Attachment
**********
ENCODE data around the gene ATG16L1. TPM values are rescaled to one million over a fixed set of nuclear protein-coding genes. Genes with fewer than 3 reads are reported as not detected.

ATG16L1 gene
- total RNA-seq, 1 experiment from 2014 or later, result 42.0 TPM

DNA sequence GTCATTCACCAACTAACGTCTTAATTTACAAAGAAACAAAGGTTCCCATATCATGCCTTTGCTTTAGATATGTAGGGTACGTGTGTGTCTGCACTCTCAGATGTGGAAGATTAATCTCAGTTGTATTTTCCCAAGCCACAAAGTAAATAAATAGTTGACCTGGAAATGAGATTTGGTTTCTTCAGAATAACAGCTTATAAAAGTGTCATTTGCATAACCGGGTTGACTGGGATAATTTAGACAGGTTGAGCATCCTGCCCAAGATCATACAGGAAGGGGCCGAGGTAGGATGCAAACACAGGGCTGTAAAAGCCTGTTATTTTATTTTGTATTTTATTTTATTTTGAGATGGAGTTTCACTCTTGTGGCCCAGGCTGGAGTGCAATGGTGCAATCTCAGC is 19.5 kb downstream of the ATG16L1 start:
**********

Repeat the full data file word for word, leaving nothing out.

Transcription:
ENCODE data around the gene ATG16L1. TPM values are rescaled to one million over a fixed set of nuclear protein-coding genes. Genes with fewer than 3 reads are reported as not detected.

ATG16L1 gene
- total RNA-seq, 1 experiment from 2014 or later, result 42.0 TPM

DNA sequence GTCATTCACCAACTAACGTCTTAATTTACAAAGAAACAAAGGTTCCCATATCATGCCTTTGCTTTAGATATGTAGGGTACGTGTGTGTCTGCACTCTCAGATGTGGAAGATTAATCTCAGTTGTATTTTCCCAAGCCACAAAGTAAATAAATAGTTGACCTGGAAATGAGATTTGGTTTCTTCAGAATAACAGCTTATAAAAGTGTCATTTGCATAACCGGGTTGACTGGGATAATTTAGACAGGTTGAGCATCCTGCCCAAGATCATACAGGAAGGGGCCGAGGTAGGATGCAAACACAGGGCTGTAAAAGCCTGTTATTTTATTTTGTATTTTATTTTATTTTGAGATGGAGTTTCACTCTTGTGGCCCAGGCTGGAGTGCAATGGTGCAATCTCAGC is 19.5 kb downstream of the ATG16L1 start: